No, not a sigh.  An exhalation of relief, as if the something or someone was able to breathe freely for the first time in ages.  Mrs Woodhouse backed away, joining Miss Rowntree by the twisted yew trunk twined with tendrils of long-dead ivy.

It might have been the wind.  It might have been her imagination.  If so, Cat was not alone in imagining it.  Jenny Rowntree’s sturdy, weathered fingers trembled as they scrabbled backward to grip the even sturdier, more weathered and wrinkled yew.  The iron chains flapped more vigorously, almost cheerfully.  Like ribbons in a girl’s hair or party streamers or banners—symbolic standards warning of an approaching storm or army.

Or both, thought Cat Woodhouse.

‘Never really believed, you know.’  Jenny Rowntree’s forced whisper so close to her ear made Eliza jump in surprise.  ‘I were only doing it for me Mam.  Carrying on’t family tradition.  Thought it were all codswollop.’  Her Northern accent thickened with fear.

‘My mother would have agreed with you,’ Cat whispered back, clinging like a lifeline to her own refined, carefully learned, vowels.  ‘But I believed.  Eliza did too.’

‘Codswollop,’ repeated Jenny, voice rising.  ‘If you really believed our silly trio made a difference you’d have gone to the girl night before last to tell her what’s what.’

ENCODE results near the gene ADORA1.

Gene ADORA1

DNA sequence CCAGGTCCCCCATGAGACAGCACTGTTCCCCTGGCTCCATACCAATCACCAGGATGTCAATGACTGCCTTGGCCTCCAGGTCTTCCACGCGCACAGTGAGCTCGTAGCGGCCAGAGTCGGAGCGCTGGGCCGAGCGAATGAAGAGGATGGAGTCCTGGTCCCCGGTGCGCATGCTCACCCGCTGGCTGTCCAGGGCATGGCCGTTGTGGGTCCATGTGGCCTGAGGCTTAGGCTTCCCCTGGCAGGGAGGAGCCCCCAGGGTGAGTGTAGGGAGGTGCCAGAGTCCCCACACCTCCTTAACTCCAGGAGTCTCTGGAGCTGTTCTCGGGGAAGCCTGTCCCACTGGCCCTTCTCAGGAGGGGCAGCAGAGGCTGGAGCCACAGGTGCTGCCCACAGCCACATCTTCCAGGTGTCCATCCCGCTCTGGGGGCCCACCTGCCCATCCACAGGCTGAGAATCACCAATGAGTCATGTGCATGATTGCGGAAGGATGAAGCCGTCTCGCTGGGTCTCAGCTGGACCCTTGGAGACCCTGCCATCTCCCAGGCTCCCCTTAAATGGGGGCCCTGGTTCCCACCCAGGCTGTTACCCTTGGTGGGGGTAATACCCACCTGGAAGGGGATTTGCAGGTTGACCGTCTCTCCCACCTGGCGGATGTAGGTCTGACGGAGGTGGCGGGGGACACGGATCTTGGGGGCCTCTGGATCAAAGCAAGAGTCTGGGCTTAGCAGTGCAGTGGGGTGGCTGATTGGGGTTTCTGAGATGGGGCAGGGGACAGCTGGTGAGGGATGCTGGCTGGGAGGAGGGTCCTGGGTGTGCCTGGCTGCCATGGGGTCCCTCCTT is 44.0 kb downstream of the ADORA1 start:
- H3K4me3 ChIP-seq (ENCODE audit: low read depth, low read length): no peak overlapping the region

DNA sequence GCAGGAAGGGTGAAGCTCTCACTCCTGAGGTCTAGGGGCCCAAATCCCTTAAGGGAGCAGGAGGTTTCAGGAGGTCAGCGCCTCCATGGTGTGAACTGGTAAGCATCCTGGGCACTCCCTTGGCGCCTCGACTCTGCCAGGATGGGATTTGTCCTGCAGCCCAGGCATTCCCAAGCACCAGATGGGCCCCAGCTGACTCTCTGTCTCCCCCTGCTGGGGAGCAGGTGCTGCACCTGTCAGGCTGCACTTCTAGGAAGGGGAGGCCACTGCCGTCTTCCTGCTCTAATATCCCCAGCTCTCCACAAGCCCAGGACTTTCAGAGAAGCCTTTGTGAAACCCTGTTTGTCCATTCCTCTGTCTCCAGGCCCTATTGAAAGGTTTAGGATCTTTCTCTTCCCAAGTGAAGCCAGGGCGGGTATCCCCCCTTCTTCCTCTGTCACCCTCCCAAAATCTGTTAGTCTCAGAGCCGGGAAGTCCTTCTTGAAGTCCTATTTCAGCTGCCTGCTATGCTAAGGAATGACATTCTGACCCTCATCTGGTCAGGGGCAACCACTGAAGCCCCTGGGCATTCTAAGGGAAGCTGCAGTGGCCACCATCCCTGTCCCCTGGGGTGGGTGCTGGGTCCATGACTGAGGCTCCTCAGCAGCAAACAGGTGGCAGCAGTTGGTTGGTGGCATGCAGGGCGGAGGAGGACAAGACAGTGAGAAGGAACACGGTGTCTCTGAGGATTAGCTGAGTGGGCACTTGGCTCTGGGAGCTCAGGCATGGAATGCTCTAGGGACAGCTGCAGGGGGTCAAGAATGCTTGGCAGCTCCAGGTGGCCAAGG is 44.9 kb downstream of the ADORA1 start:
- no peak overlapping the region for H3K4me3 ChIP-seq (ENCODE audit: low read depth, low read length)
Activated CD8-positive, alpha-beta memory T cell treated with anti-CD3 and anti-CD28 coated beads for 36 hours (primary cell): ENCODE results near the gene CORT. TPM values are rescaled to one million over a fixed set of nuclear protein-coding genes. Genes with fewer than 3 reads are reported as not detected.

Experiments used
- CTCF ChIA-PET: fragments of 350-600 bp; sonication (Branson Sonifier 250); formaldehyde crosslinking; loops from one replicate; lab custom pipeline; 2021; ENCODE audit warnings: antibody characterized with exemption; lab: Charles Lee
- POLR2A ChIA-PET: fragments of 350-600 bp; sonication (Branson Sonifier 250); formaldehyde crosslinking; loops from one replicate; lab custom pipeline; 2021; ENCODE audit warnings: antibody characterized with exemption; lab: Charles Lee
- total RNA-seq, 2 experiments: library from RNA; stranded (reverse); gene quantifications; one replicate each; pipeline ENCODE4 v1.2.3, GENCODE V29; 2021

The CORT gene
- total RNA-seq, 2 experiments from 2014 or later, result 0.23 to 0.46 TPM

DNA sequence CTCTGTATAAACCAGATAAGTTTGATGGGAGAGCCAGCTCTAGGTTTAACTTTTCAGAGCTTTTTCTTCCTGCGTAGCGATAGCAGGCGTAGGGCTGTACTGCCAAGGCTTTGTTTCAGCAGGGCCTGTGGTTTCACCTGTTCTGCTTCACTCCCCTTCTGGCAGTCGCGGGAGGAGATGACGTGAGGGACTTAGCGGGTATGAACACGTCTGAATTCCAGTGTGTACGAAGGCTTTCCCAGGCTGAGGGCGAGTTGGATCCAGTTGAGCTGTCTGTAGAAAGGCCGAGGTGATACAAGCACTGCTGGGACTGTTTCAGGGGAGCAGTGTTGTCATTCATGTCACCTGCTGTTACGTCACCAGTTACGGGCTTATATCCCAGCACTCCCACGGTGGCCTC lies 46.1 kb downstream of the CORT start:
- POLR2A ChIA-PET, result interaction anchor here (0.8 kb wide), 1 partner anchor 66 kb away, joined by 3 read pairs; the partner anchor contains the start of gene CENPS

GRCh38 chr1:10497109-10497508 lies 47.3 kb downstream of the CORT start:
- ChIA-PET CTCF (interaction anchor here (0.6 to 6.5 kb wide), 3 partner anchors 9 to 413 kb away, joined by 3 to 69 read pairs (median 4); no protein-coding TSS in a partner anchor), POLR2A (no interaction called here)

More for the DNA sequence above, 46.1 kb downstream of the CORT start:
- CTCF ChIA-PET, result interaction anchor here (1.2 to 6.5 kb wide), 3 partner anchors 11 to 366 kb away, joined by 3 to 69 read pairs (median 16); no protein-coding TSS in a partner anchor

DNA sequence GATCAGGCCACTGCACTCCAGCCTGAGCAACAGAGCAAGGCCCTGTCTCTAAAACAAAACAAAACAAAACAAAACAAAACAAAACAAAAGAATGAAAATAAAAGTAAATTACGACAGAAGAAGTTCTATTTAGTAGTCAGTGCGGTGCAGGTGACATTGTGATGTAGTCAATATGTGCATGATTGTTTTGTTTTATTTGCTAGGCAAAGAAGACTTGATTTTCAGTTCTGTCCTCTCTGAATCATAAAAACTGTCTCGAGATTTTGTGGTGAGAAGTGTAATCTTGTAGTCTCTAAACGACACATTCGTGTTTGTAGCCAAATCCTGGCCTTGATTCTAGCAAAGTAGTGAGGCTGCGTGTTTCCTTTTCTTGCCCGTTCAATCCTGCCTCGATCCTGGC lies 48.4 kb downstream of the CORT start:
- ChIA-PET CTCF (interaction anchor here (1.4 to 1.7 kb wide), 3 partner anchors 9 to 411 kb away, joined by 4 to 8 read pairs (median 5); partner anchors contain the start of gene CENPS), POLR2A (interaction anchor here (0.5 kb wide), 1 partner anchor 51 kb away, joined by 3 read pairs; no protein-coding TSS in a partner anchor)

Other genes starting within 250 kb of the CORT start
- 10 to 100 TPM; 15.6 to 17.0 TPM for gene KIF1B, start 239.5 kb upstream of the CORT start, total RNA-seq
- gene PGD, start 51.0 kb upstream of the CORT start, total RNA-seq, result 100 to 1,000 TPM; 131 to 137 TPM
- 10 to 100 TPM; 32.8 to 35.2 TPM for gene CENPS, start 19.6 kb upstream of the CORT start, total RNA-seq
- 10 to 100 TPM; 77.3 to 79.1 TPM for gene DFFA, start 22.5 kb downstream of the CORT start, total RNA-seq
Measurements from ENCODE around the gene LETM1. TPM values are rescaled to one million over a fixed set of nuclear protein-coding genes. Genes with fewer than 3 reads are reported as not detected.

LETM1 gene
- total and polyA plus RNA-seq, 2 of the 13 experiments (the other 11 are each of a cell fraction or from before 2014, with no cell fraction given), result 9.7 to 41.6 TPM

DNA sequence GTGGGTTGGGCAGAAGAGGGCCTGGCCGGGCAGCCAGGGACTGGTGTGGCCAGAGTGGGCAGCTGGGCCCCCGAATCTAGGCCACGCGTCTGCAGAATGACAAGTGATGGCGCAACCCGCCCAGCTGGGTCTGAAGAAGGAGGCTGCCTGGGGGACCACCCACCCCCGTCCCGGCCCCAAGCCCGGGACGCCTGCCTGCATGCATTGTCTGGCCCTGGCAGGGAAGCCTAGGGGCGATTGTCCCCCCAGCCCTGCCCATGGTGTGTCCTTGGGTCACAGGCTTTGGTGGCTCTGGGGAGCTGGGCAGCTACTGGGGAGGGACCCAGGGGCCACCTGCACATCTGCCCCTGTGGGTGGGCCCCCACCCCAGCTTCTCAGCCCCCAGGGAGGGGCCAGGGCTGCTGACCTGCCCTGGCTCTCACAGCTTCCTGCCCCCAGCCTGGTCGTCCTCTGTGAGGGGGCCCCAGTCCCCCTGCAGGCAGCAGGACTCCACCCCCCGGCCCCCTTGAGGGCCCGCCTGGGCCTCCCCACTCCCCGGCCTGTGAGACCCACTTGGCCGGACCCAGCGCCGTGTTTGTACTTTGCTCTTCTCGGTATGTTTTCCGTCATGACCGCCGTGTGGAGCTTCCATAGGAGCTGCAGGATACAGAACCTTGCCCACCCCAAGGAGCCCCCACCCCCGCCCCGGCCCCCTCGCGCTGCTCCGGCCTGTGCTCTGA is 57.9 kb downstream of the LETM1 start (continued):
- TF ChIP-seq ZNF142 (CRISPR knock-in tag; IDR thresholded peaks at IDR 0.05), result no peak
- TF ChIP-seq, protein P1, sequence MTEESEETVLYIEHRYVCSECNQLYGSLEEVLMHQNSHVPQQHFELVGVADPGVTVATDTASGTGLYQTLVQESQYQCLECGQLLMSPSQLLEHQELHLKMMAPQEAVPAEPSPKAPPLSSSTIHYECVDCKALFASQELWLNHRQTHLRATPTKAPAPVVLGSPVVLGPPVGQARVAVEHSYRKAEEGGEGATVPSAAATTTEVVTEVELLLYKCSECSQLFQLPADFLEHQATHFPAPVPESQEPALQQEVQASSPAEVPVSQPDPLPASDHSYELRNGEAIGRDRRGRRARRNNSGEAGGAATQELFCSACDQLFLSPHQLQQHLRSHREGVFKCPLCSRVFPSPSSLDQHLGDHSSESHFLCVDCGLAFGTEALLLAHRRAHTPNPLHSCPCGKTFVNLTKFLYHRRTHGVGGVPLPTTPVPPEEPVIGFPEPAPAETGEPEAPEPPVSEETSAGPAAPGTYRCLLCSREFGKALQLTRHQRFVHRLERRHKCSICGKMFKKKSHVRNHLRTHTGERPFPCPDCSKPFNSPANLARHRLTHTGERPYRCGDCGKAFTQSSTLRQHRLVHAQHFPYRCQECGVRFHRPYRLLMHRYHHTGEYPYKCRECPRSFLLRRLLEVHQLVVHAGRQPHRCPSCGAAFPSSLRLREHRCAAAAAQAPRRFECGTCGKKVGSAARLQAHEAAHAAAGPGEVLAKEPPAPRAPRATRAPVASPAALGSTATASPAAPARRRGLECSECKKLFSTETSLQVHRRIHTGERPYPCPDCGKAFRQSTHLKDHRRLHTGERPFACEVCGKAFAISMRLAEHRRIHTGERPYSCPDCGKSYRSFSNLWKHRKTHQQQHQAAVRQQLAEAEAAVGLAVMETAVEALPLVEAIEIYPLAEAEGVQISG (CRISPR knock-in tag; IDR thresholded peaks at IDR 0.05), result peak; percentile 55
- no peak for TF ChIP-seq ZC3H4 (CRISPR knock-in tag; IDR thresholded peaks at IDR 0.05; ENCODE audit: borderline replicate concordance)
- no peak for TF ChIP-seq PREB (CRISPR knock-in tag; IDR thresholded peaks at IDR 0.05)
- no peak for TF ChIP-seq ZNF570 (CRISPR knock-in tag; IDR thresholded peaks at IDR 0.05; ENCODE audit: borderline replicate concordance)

‘You really believe I could have done that so soon after—

Another, deeper sigh punctuated by a wide beam of morning sunlight.  It encircled the violated grave like a halo.  Inside these hard shards of pale light, dissipating dawn mist congealed and swirled, almost tangible, rustling like swathes of fabric before rising up the shaft of light toward the sun.  The sight terrified the two women, whose nerves were already stretched to breaking.

‘I thought we would have more time,’ confessed Mrs Woodhouse.  ‘And I didn’t know how to tell her.’

‘Aye,’ agreed Miss Rowntree.  ‘Be an awkward chat.’  She looked nervous, uncertain—two expressions seldom seen on the caretaker’s careworn face.  She surveyed the grave with suspicious disbelief.  It took less time than Cat thought.  Jenny hadn’t thought it would happen at all.  Yet here they were.

‘This complicates things, Miss Rowntree.

‘Aye, Mrs Woodhouse, I reckon it does.’

‘Eliza never did tell her about us.’

‘Not a sausage.’

‘Unfortunate.’

‘Didn’t have time, did she?’

‘She had nineteen years.  Long enough if you ask me.  But it’s up to us now.’  Cat Woodhouse emitted a sigh heavy with burden.

‘Aye,’ puffed Jenny Rowntree.

‘We best be quick about it.  The situation seems…’  Volatile.  Complicated.  Potentially catastrophic.  ‘…vulnerable.  Yes, that too.  ‘Sooner is better.’

‘Aye,’ agreed Miss Rowntree.

‘She’s not going to like what this means for her.’

‘No.  I reckon she won’t.’  Miss Rowntree exploded with laughter and Mrs Woodhouse glared.  ‘Nowt we can do about it though.  There’s rules.’ 

‘And we have no time to be diplomatic,’ Mrs Woodhouse concluded.  She pushed back the bracelets lining her left arm in a gesture reminiscent of a woman rolling up her sleeves.  It was all about to get serious.


Extract from The Many Beautiful Deaths of Miss Floretta Deliverance Hughes, a work in progress by Katharine Elmer

 

Burnsall on the River Wharfe: A setting for Burrs Water in Burly-the-Wath